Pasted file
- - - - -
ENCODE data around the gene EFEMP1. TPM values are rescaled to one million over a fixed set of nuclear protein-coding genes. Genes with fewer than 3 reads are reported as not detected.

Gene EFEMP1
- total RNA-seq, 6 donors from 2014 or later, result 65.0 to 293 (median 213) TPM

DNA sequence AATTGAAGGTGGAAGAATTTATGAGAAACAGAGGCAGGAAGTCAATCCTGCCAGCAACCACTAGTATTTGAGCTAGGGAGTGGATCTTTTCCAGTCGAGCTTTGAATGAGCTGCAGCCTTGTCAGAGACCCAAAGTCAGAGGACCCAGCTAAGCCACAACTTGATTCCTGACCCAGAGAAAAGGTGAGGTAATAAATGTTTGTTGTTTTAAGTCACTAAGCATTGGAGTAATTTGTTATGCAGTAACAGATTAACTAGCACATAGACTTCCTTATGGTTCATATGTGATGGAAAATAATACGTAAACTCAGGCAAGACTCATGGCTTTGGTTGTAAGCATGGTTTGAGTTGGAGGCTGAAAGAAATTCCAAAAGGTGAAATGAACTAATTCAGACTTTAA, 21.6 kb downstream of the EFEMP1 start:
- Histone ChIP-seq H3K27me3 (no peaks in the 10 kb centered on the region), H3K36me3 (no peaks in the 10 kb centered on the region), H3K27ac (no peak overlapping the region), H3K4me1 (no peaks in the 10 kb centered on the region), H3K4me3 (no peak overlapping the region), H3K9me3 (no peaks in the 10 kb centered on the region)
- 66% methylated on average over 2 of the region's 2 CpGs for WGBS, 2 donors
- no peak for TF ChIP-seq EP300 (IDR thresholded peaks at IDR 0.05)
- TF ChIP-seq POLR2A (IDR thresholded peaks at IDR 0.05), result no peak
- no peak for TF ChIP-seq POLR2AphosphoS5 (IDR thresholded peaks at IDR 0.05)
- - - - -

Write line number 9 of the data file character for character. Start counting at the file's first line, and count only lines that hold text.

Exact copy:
- no peak for TF ChIP-seq POLR2AphosphoS5 (IDR thresholded peaks at IDR 0.05)